I can vouch for helmets. I connected with a pedestrians shoulder at medium speed, twisted around and landed on my backpack - the helmet slammed into the ground and literally cracked. It could have been my head... I only suffered a mild concussion. Best $100 bucks I spent ever. Design was great - very little torsional force, and good coverage around the head.

Theo posts

If people refuse to ride because of helmet laws then they probably need to have a good hard look at themselves. Helmets are quite affordable and are not uncomfortable to wear. If they did not have the excuse of helmet laws, they would find another excuse.

empte posts

But why have a law? We're not saying it's not a good idea to wear one, just why there should be a law. Should there be a helmet law for people to use stairs or ladders? What about crossing the street or walking on icy sidewalks?

Ride2Wk posts

empte - you have hit the nail on the head. Why have it as a law anymore. From the posts you see on most forums & news articles, many cyclsts want to wear a helmet. Nothing wrong with that and on some occassions I would still wear mine. In Portland USA during a rider count, they also counted helmet use and apparently 85% of the cyclists wore a helmet without any law for it.

Ride2Wk posts

Theo - 1/ people are lazy and look for any excuse not to do some things like exercise. 2/ It makes some parents think cycling is too dangerous so they won't let their kids ride to school etc. In the end, the kids don't learn much road sense before they get let loose with a 2 ton weapon and kill 2 other people for everyone of them that dies before the age of 25yrs. 3/ To some people their hair do is more important than the small risk of a crash. (not me - very little hair left.) And helmets are OK in colder weather, but I hate them in the summer heat & humidity when I'm already sweating like a pig from a hard ride to work.

Ride2Wk posts

JasonC - I'm glad the helmet helped you but you don't need a law to decide for yourself. The helmet doesn't always help in the situation you describe mostly because of it's large size and I'll explain a couple of examples. Some of it depends on how good you are at falling. 1/ in 1983 a car turned in front of me, I just clipped the towbar and I went down at about 30 kmh landing on my backpack and rolling down the road. I would have smashed a cycle helmet but all I did was bruise and skin my head & shoulder. (I got up and rode to Uni - the car didn't even stop.) I was able to tuck my head in and take most of the impact on my shoulder instead of my head. A helmet juts out further so you can't tuck it in as much and you actually hit the helmet harder than you would hit your head. 2/ I snowboard a lot and often come down on my back and hit my head, like your example, but on ice / snow. I'm used to it and I absorb the fall with my back, shoulders and rolling. While snowboarding in trees in Japan I do sometimes wear a fibreglass snowboard helmet. When I fall over backwards, the larger helmet hits sooner than my smaller bare head would so it actually hits harder. I can't absorb as much energy before the larger diameter helmet hits the snow and I can't do a backwards roll as easily to disipate the energy. 3/ A pedestrian I was going past suddenly swung his backpack and snagged my handlebars resulting in me landing on my back on some soft grass. My expensive helmet with the bit out the back, hit the grass before I was able to absorb all the impact and I couldn't roll backwards as much. The helmet cracked through the back and all the side ribs but it was a softer fall than I used to from snowboarding or football and certainly wouldn't have done any damage to my head. So - 1/ the larger size of a helmet results in a harder impact on the ground in some circumstances. 2/ You can't tuck the helmet in and roll as effectively as without one. (If you know how to fall!) 3/ They may help prevent some skin loss and bruising but they result in your brain stopping more suddenly in some situations for some people. But not all! (If you can't fall very well, then you will hit your head harder than I would.) 4/ Learn how to watch out for and avoid cars and pedestrians doing sudden silly things - if you can avoid them then you are far less likely to need a helmet. 5/ How effective a helmet is depends on how you hit an object and how good you are at falling. There are some cases where a helmet will help - but don't believe every story of "a helmet saved my life" you hear.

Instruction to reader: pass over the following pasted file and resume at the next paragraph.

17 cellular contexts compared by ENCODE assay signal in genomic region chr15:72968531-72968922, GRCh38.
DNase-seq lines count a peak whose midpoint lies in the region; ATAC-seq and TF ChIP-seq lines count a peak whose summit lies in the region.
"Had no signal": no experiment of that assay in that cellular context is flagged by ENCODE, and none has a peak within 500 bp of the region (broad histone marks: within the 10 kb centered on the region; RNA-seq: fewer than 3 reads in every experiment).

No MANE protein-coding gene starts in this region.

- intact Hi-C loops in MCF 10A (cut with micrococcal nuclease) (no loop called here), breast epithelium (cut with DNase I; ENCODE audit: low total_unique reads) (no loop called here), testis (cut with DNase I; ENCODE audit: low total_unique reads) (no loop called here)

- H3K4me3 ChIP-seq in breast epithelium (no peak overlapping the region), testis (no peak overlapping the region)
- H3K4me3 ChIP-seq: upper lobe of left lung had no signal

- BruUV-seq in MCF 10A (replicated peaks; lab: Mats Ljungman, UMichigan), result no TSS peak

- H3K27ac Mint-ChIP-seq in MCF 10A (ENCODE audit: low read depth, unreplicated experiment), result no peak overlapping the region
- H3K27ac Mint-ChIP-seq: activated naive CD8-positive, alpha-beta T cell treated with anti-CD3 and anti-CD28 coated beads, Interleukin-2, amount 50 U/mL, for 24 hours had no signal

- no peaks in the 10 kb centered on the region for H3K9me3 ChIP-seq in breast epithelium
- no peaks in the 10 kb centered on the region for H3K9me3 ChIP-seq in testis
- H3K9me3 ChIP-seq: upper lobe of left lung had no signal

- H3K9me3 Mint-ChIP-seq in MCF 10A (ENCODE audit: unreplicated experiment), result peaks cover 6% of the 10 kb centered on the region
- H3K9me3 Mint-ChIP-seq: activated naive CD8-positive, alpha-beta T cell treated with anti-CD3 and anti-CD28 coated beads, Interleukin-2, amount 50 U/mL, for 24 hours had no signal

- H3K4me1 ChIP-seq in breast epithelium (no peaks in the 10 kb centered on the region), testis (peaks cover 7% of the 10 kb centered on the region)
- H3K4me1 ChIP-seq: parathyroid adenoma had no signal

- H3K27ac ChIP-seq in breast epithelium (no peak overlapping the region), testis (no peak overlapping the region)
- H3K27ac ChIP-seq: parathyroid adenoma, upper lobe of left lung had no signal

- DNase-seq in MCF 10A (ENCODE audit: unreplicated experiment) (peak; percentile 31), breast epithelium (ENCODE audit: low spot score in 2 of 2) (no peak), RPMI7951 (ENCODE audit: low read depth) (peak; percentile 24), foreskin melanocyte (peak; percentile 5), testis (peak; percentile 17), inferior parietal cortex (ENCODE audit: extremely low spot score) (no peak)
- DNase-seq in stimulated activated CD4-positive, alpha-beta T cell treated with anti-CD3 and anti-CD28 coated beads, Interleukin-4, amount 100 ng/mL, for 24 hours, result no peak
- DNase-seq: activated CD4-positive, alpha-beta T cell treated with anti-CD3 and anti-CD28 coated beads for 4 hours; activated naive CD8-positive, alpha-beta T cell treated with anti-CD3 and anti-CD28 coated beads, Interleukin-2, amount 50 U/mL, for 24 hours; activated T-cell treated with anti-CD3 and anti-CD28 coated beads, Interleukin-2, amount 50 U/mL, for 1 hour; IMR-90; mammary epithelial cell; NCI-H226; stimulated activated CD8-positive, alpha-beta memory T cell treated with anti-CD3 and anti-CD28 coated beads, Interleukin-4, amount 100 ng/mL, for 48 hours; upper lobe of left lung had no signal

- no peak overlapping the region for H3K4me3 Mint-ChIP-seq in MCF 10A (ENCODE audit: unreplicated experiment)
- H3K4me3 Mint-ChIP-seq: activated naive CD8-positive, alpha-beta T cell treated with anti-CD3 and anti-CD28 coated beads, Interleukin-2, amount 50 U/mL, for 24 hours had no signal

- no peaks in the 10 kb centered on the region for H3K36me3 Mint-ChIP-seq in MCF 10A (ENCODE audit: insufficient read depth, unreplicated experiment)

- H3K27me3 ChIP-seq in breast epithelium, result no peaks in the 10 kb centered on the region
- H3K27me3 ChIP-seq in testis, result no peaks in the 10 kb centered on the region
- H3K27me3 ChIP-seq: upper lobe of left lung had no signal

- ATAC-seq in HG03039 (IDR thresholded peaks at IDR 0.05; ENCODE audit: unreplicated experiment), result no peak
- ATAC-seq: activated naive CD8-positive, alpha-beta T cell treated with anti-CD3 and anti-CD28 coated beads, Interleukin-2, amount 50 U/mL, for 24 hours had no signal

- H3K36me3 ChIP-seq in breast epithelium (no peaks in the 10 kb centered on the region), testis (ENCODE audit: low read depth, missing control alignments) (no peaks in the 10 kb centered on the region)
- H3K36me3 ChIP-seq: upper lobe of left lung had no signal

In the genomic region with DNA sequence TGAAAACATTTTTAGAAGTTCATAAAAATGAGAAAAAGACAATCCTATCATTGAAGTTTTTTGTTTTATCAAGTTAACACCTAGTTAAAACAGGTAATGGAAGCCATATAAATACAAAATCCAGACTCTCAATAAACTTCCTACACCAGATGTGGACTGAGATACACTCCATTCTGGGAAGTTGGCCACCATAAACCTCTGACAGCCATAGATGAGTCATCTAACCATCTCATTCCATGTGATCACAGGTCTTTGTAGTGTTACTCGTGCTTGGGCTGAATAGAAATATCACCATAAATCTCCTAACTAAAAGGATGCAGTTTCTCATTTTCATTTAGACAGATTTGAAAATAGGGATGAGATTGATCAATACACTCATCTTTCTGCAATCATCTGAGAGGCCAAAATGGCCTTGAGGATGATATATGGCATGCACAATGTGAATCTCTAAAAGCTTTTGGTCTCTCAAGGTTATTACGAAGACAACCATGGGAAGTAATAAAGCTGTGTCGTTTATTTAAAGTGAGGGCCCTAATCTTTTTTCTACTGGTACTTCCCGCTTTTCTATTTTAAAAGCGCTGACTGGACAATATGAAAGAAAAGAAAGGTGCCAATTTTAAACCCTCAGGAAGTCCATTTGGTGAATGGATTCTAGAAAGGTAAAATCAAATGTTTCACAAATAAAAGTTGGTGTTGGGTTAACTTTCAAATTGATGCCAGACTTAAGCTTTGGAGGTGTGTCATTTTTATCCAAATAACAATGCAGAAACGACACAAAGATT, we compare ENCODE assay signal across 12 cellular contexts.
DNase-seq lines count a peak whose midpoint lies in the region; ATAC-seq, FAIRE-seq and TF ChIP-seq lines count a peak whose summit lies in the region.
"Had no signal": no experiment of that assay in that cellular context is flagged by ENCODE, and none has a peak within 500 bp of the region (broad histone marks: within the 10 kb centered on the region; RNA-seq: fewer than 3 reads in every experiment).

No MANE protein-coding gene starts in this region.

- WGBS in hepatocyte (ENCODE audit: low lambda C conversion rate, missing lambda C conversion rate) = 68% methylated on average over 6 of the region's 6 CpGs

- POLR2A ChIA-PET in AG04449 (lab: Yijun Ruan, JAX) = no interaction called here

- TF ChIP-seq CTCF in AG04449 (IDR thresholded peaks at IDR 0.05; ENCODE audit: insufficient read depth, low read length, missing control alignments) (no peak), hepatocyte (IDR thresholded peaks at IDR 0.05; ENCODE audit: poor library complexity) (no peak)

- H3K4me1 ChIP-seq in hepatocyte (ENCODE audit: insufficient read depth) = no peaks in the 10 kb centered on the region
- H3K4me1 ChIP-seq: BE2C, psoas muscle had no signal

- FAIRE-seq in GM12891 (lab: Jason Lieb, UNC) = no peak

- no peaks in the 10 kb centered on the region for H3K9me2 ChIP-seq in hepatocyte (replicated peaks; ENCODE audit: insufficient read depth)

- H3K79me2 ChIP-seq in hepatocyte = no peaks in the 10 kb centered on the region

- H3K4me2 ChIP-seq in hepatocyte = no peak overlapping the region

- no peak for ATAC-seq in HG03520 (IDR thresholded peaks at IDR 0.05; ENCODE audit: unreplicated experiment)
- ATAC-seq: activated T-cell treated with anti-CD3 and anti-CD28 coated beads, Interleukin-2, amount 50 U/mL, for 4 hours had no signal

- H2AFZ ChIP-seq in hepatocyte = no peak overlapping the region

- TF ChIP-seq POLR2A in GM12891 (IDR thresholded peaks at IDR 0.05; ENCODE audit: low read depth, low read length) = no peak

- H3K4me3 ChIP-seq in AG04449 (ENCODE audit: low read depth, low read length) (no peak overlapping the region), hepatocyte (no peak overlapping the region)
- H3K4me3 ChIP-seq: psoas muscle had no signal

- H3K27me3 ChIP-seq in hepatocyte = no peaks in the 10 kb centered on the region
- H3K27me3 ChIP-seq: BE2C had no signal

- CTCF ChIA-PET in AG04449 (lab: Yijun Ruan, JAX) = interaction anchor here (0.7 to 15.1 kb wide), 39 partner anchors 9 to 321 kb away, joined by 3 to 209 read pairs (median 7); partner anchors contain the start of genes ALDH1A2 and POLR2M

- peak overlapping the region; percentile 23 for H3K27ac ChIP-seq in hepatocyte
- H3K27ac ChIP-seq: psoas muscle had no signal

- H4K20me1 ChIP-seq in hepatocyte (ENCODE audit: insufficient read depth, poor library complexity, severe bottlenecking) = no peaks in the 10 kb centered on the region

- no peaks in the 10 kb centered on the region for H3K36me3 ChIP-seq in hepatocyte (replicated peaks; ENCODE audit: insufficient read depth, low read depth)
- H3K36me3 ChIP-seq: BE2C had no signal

JasonC posts

A pretty good reason to increase bike use... http://www.facebook.com/pages/Our-Genera...

JasonC posts

I agree with the argument about it being the choice of the rider. I just never really considered that argument before. I also think had I not been wearing a helmet I would have been riding a lot more slower. I'll just note that adults should have a choice, but laws for under 18s should be maintained.

Ride2Wk posts

JasonC - since I'm well over 18 I could live with that :-) The hardest I've ever hit my head was when I was 12yrs and my front wheel fell off during a small jump at about 20kmh. That gave me concussion. I've got 2 young girls and most of the time I think it's best they do wear their helmets since they haven't learnt much road sense or developed good bike skills. The only problem with that is of course the teenagers who don't wear a helmet now will be even less inclined to do so if adults don't have to and that's been sort of proven in Canadian studies where different provinces have different helmet laws. It should be left to the parents to decide but of course some parents are a bit of a worry themselves or don't have any control over their kids :-( Your comment that you would have been riding slower - it's called "Risk Compensation" and has been demonstated in many studies including one by Ian Walker in England where he showed drivers on average gave less room to cyclists with helmets than without & more room to him when he had a womans wig on. (don't blame them - I'd stay away from him too!) I often say drivers should have a steel spike on the steering wheel instead of a seat belt. Drivers would certainly drive safer then and pay far more attention to other road users! The number of peds, cyclists & passenger deaths would certainly decrease. It might even get some drivers out of their car and onto a bike!!!!